As lawyers step up to demand funding reform for Legal Aid Alberta (LAA), the organization itself is now joining calls for more provincial funding.
On Friday, members of four defense attorney organizations along with family attorneys who handle cases of Albertans eligible for legal aid staged a strike at courthouses in Edmonton, Red Deer and Calgary.
The Criminal Defense Lawyers Association in Calgary, the Criminal Trial Lawyers Association in Edmonton, the Southern Alberta Defense Lawyers’ Association and the Red Deer Criminal Lawyers Association represent hundreds of lawyers.
LAA receives provincial funds that pay lawyers for Albertans who qualify for its services.
Lawyers have demanded an increase in fees paid to lawyers handling legal aid cases, arguing that the province has fallen behind other jurisdictions.
In August, industrial action began when lawyers began refusing some new legal aid cases.
On Wednesday, the members of the associations voted to intensify the action and will stop accepting any new legal aid files from Monday.
This means that people charged with criminal offenses ranging from theft to homicide and who cannot afford a lawyer may find themselves unable to obtain one.
Some family attorneys who do legal aid work also plan to turn down new cases.
“If the minister allows this to go on long enough, it will create a COVID-like bottleneck as no trial will be held, unrepresented people will languish in the magistrates court not knowing what to do with it. their charges,” said Danielle Boisvert, president of the Criminal Trial Lawyers’ Association in Edmonton.
She said the lawyers will continue to work with existing clients who obtain legal aid funding.
Boisvert said judges are unlikely to force a case if someone doesn’t have proper representation. She said judges are likely to end up approving more Rowbotham applications – a process by which the court can appoint a legal representative.
She said funding for attorneys appointed in this way ultimately comes from the LAA.
Lawyers are also calling for changes to legal aid eligibility, arguing that the income threshold is far too low and prevents many Albertans from accessing or affording a lawyer.
Legal Aid Alberta joins calls for increased funding
In a U-turn from its previous stance, LAA sent an email to its roster attorneys on Thursday saying it now supports a “in-principle increase” in the tariff rate paid to attorneys doing assisting work. legal.
Earlier this month, LAA President John Panusa wrote an op-ed attacking the action of lawyers on the list and saying the organization already had sufficient funds to support its services.
The op-ed angered some members of the legal community, prompting calls for Panusa to resign. But according to a copy of Thursday’s email provided to CBC, the LAA supports some calls for change.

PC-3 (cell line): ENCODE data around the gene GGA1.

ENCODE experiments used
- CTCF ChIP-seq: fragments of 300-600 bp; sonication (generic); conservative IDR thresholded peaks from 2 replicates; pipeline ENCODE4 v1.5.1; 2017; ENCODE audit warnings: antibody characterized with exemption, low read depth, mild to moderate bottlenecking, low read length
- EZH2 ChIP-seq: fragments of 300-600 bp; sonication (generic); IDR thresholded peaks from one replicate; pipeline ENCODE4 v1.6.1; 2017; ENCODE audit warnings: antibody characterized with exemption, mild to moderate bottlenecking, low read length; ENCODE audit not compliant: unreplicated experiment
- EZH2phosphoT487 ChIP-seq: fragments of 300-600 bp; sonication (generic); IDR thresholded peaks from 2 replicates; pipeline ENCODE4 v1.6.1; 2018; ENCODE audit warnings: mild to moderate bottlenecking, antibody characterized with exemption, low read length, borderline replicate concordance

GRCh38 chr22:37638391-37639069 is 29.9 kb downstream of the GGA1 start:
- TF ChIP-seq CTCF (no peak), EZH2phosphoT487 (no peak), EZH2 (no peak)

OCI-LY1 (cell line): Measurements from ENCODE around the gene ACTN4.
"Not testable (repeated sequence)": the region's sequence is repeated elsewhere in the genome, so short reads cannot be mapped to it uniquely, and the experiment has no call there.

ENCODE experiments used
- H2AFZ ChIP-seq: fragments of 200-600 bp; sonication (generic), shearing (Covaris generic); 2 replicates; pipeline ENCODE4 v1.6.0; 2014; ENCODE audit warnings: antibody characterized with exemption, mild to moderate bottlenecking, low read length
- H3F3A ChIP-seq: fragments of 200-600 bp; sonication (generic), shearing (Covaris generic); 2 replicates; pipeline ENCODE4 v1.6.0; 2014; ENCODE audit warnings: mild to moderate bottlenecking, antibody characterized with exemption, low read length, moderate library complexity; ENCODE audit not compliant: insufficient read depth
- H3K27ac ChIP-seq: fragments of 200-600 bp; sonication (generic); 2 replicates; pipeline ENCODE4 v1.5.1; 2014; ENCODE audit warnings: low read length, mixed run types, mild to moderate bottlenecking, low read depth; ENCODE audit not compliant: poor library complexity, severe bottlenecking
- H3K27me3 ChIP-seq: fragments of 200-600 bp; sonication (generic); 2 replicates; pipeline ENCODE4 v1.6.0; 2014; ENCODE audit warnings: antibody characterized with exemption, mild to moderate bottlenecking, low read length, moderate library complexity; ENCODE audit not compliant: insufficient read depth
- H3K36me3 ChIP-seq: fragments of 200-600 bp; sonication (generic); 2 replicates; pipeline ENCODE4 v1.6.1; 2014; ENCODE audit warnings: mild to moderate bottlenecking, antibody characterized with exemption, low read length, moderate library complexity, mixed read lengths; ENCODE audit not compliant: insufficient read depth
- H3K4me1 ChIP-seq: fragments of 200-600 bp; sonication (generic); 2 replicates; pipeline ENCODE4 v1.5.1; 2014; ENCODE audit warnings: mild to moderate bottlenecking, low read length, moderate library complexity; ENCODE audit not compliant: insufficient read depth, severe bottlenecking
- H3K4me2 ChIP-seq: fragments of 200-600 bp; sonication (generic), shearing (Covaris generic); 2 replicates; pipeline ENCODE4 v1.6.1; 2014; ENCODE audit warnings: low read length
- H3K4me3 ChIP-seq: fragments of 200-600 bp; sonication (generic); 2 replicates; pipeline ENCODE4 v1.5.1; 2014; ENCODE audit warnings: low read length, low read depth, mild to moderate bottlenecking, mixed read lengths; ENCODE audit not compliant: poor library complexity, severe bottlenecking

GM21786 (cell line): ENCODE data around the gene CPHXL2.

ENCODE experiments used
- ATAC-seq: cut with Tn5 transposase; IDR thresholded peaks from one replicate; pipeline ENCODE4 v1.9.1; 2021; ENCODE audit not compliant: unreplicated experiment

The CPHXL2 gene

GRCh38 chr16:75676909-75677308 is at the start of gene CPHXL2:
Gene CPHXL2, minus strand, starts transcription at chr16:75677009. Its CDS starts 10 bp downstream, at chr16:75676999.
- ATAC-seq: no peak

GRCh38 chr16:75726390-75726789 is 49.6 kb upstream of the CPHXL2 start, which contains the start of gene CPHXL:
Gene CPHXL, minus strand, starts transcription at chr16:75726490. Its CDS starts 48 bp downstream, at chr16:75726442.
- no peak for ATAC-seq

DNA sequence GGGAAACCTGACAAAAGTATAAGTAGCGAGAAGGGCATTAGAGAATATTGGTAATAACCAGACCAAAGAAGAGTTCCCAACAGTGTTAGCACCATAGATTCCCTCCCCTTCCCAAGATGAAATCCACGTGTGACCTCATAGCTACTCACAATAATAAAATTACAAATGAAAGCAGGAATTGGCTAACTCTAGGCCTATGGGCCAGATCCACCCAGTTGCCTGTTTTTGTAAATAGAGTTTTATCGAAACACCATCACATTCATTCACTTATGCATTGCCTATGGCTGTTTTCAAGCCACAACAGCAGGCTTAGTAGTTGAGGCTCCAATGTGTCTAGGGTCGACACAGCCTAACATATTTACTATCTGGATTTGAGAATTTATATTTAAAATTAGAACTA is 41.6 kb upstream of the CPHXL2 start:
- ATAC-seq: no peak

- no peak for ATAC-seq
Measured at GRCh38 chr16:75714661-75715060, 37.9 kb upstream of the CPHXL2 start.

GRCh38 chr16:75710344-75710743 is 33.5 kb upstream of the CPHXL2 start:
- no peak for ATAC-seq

LAA did not respond to an interview request.
The email says LAA’s board of directors met with the CEO and management team on Wednesday and ratified a “statement of principles” in response to the lawyers’ action on the list.
“There has not been an increase in the LAA rate since 2015 and any increase should be sensitive to the increase in inflation over the past seven years,” the email states.
“We believe the range of a tariff increase should, at a minimum, be guided by the tariff rate for lawyers in Ontario and British Columbia.”
The email also says LAA is concerned that eligibility for legal aid services — and what services are covered — has lagged since 2015 and lagged behind other Canadian jurisdictions.
The email notes that someone earning $20,021 a year is eligible but would lose that eligibility if their income increased by just $100 a month.
However, the statement also highlights that the LAA continues to support the Legal Aid Governance Agreement signed into law in 2019 and states that it provides a sustainable and predictable funding model.
In the study
In an emailed statement, Justice Minister Tyler Shandro said lawyer fee increases would be considered as part of the 2023 provincial budget.
Earlier, his office said a review was underway to determine whether LAA’s budget should be increased.
“Legal Aid Alberta and Department of Justice officials have begun this work, and if there is evidence to support increasing the rate paid to criminal defense attorneys, this will be included in the 2023 budget submission,” Shandro said.
Boisvert said Friday afternoon that Shandro’s statement didn’t change anything and the strike will continue as scheduled on Monday.
She said lawyers want the province to commit to immediate action.